Reference is made to FIGS. 7 and 8. FIGS. 7 and 8 are cross-section views of the semiconductor device 100 having the layout 100A. The cross-section view in FIG. 7 is taken along line 7-7 in FIG. 4. The cross-section view in FIG. 8 is taken along line 8-8 in FIG. 4. The configuration of the semiconductor device 100 is described herein with respect to both FIG. 7 and FIG. 8. The structures shown in FIGS. 7 and 8 can be formed by modelling in a layout as depicted in FIG. 4, and then physical elements or layers are formed by using the gate electrode and the gate contact as patterns.

As illustrated in FIGS. 7 and 8, various elements of the semiconductor device 100 are formed on the substrate 270. Many aspects of the substrate 270 are described in FIGS. 5 and 6, and thus the detailed explanation may be omitted.

The semiconductor device 100 further comprises one or more well regions over the substrate 270. In the example configuration in FIG. 7, the n-well region 200 is over the substrate 270, as described with respect to FIG. 4. In the example configuration in FIG. 8, the n-well region 200 and p-well region 190 are over the substrate 270, as described with respect to FIG. 4.

The semiconductor device 100 further comprises one or more isolation structures over and around the well regions 190, 200. In the example configuration in FIGS. 7 and 8, an isolation structure 272B is over the well regions 190, 200. The isolation structure 272B electrically isolates various elements of the semiconductor device 100 from each other. For example, as illustrated in FIG. 8, the isolation structure 272B electrically isolates the fins 192-198 in the third active area region 191 from the fins 202-208 in the fourth active area region 201. In the cross-section in FIG. 7, the isolation structure 272B has a thickness less than the fin 206; however, outside the cross-section shown in FIG. 7, the isolation structure 272B includes regions where the thickness of the isolation structure 272B is higher, as indicated by the arrow designated with “STI thickness” in FIG. 7. In at least one embodiment, the isolation structure 272B comprises one or more shallow trench isolation (STI) regions. Example materials of the STI regions include, but are not limited to, silicon oxide, silicon nitride, silicon oxynitride, fluoride-doped silicate, and/or any other low k dielectric materials. In some embodiments, the STI thickness is from 50 nm to 200 nm.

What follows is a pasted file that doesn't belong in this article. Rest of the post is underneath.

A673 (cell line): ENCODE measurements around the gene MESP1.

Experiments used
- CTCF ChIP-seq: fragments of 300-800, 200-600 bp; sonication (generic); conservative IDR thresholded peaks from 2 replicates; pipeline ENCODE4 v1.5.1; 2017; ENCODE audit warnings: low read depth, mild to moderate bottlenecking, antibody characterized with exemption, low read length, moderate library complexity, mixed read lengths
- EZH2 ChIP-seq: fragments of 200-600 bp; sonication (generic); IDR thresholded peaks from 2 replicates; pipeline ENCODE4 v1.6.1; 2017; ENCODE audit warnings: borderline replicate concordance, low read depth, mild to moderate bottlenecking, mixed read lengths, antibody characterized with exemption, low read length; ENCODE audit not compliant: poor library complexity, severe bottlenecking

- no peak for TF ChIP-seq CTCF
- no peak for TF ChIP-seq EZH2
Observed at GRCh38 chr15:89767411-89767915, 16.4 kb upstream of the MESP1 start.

In the example configuration in FIGS. 7 and 8, the third and fourth active area regions 191, 201 (best seen in FIG. 8), gate electrodes 210, 212, 214, 216, and corresponding spacers 218, 220, 222, 224, 226, 228, 230, 232 (best seen in FIG. 7), 302, 304 (best seen in FIG. 8) over the isolation structure 272B. In the example configuration in FIGS. 7 and 8, the gate electrodes 210, 212, 214, 216, and the corresponding spacers 218, 220, 222, 224, 226, 228, 230, 232, 302, 304 are over the isolation structure 272B. Other arrangements are within the scope of various embodiments. For example, in one or more embodiments, the gate electrodes 210, 212, 214, 216 and/or one or more of the corresponding spacers 218, 220, 222, 224, 226, 228, 230, 232, 302, 304 are partially embedded in the isolation structure 272B. In addition, In the example configuration in FIG. 8, the spacers 302, 304 may adhere to opposite sidewalls of the gate electrode 212. In some embodiments, the isolation structure 272B and the isolation structure 272A shown in either FIG. 5 or FIG. 6 have the same material. In some embodiments, the isolation structure 272B and the isolation structure 272A shown in either FIG. 5 or FIG. 6 have different materials.

The semiconductor device 100 further comprises an inter-layer dielectric (ILD) layer over the isolation structure. In the example configuration in FIGS. 7 and 8, the semiconductor device 100 comprises an ILD layer 278B over the isolation structure 272B. Example materials of the ILD layer 278B include, but are not limited to, SiNx, SiOx, SiON, SiC, SiBN, SiCBN, or combinations thereof. The ILD layer 278B embeds therein the gate electrodes 210, 212, 214, 216, and/or the corresponding spacers 218, 220, 222, 224, 226, 228, 230, 232, 302, 304. The ILD layer 278B further embeds therein the fins 192-198 of the third active area region 191 and the fins 202-208 of the fourth active area region 201 and contact plugs in the corresponding contact areas 240, 242, 244. For the sake of simplicity, the contact plugs are designated by the same reference numerals of the corresponding contact areas.